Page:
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Rap : Striking Tales of Black Frustration and Pride Shake the Pop Mainstream

April 02, 1989|ROBERT HILBURN

Jerry Heller, a record-industry veteran who over the years has been involved with such acts as Elton John and the Electric Light Orchestra, now manages N.W.A and Eazy-E, as well as more conventional black acts like Rose Royce.

"The remarkable thing about this scene is that you can make a record for a few hundred dollars," Heller said recently at the Celebrity Theatre in Anaheim, where his two bands were part of a rap bill that sold out two shows at the 2,500-seat hall.

"What that means is that you can just throw it away and try something else if it doesn't turn out right. It encourages you to try new sounds and experiment. It's not like it is at the major labels where you end up spending so much making the record, you have to put it out even if it doesn't sound any good."

In the explosion of the late '80s, rap sections of record stores have become showcases of records by strange-sounding new groups and labels. Among the latter: Delicious Vinyl, Ruthless, Select and Cold Chillin'.

Increasingly, however, major labels have begun to show up on the rap charts.

Simmons' Def Jam--distributed by Columbia Records--continues to be the most significant label. Its acts range from De La Soul, whose debut album features so many delightful pop-culture escapades that it may well be the "Sgt. Pepper" of rap, to Public Enemy, whose leader Chuck D has been hailed as the Bob Marley of rap.

Though its language can be as forceful at times as N.W.A's, Public Enemy's music has a political rather than gangbanger emphasis. The idea isn't so much to reflect life on the streets but to raise social awareness and build a renewed sense of black determination and pride.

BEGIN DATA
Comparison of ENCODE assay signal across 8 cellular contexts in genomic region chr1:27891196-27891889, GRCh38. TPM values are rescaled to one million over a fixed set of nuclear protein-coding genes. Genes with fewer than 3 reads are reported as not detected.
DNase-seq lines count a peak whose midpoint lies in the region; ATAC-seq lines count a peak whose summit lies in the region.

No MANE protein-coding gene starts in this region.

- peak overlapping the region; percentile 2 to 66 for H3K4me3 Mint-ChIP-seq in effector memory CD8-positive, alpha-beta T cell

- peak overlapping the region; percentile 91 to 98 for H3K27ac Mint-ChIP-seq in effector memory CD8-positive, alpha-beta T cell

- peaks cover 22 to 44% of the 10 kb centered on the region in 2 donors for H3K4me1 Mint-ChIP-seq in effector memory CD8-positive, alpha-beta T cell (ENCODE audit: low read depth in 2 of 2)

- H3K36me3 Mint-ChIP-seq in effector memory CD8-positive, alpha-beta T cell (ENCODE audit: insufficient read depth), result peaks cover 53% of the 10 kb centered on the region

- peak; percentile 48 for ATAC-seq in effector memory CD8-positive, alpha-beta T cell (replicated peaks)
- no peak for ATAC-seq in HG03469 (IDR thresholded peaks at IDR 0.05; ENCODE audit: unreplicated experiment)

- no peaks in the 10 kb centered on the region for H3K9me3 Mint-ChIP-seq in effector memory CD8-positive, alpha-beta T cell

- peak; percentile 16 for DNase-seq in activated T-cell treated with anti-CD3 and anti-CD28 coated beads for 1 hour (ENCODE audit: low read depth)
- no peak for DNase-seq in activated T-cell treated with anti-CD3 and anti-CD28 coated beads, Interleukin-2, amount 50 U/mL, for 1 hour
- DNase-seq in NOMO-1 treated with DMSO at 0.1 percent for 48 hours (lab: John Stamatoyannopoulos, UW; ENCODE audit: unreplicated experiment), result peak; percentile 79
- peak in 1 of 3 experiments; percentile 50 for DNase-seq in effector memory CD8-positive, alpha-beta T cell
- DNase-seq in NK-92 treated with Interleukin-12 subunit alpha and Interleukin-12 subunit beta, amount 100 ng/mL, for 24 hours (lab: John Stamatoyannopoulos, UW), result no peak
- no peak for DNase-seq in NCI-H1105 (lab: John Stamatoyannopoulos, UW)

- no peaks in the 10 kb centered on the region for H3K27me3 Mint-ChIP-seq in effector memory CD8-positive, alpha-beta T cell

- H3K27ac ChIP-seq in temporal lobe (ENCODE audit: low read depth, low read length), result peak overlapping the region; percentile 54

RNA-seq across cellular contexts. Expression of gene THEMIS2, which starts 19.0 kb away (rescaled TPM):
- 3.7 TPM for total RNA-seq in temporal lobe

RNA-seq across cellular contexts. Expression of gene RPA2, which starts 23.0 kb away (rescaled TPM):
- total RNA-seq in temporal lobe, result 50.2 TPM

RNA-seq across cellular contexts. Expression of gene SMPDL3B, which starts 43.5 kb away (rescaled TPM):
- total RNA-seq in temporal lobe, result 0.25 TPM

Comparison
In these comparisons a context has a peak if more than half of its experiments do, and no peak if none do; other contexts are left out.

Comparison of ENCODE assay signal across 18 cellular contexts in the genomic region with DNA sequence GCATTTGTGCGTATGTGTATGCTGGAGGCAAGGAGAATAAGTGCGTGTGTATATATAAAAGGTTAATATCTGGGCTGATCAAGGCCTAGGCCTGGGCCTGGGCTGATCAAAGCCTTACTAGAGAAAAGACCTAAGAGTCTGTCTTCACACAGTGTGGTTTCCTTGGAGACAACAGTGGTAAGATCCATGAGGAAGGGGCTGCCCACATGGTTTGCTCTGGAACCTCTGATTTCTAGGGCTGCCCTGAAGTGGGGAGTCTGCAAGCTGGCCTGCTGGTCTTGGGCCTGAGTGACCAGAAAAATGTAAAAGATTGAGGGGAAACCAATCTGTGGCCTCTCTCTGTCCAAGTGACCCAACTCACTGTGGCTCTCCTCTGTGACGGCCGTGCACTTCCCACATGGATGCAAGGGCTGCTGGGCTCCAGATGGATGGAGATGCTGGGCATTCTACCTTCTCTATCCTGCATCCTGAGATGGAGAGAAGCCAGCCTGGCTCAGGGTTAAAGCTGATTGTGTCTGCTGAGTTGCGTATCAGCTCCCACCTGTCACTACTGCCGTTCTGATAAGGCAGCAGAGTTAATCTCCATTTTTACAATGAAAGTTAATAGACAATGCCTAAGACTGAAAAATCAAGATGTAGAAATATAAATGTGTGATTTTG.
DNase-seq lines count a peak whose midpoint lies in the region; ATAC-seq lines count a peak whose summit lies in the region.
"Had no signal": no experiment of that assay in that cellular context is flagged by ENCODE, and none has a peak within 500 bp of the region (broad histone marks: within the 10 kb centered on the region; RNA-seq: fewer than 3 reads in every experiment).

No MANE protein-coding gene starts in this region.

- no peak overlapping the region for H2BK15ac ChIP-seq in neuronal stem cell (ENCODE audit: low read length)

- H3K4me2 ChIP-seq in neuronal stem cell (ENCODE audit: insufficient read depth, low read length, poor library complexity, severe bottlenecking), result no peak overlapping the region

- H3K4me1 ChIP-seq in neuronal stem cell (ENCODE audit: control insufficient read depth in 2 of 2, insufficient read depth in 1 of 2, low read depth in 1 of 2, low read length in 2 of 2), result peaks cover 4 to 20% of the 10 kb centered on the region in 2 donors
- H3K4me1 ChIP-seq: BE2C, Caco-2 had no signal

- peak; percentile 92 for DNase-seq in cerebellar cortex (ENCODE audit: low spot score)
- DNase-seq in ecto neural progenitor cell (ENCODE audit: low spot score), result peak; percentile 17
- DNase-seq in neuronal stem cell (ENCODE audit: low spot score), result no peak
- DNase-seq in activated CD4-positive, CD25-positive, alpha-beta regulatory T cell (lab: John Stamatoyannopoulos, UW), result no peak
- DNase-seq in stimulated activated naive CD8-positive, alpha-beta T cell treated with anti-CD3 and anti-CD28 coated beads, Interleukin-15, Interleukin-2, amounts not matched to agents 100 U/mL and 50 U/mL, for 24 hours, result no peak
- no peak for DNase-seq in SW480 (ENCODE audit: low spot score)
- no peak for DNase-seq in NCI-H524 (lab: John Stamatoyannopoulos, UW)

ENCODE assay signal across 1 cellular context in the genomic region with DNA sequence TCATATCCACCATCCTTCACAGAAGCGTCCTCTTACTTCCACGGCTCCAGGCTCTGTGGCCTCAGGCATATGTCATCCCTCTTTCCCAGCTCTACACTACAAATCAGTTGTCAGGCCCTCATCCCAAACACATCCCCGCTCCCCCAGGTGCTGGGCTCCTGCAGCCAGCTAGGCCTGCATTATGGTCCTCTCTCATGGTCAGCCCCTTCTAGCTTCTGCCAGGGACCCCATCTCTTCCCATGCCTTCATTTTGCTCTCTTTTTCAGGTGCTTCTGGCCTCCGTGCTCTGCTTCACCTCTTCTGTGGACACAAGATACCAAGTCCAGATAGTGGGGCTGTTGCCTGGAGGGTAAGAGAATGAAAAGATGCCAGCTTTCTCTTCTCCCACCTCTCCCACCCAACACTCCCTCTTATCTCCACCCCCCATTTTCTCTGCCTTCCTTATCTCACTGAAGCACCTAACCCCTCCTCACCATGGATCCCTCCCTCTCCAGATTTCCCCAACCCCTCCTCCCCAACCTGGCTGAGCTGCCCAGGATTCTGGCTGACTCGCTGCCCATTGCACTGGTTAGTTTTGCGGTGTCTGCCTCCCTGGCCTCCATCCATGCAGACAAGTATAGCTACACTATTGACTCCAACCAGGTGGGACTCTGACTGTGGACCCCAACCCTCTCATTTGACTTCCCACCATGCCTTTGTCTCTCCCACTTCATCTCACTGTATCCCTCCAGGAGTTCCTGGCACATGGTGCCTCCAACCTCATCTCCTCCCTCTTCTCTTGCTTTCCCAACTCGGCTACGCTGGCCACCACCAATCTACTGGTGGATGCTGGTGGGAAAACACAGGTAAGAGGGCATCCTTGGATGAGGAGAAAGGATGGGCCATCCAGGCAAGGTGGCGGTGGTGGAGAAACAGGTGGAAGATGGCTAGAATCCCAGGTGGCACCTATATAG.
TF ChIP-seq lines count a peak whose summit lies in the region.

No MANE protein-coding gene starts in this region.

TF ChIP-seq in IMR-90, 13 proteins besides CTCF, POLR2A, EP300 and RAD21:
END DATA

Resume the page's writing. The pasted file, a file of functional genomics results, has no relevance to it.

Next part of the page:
Public Enemy's politically charged "Yo! Bum Rush the Show" album in 1987 arrived like an electric jolt. Its aggressive tales of black activism were accompanied by a stage act in which the group's aides paraded around with imitation Uzis.

When one song urged listeners to pay attention to controversial Black Muslim minister Louis Farrakhan and another seemed to condone attacks on police, there were concerns about possible anti-Semitism and irresponsibility.

Like Run-D.M.C., Public Enemy leader Chuck D (real name Carlton Ridenhour) comes from a middle-class background in the New York suburbs. During his teens, his parents sent him to a study program where some of the teachers were former Black Panther Party members. The program stressed an intense examination of black culture.

While advocating greater black unity, Chuck D made it clear in interviews after the release of the album that he wasn't urging racial separation or advocating violence.

If "Yo!" seemed chiefly directed at the black rap audience, Public Enemy's follow-up, "It Takes a Nation of Millions to Hold Us Back," was addressed equally at the new audience of whites that had become interested in rap.

About "It Takes a Nation of Millions," Chuck D said, "I wanted to put together a classic album so that years from now it would be looked at the way Marvin Gaye's 'What's Going On' or 'Sgt. Pepper's Lonely Hearts Club Band' are viewed today.

"I think we are going to see more of that ambition because rappers are discovering what it takes to make a really good album. Before, all their attention was just into getting a record out there. There were so many things working against you. . . . The radio, the record companies."

Asked if he thinks of himself more as a record maker or as a social commentator, Chuck D sighed, then said:

"It's important that we educate our people as well as entertain them. We have to walk that line, not just to our people, but people in general, . . . tell others how the black person feels about his situation in America or in the Western world.

"That's one reason there is so much confusion over rap. White audiences think they are familiar with the black experience, but they aren't. That's why they find the language and symbols sometimes shocking. And sometimes they are shocking because we are trying to get people's attention.

"When I said Uzis on the first album, I was talking about the power of words, but if I had said words , nobody would have thought twice about it. That gave us a chance to show them what we were talking about."

One of the challenges, he said, is writing songs that speak equally to black and white audiences.

"To me, that's one of the most exciting things about what's happening in rap.

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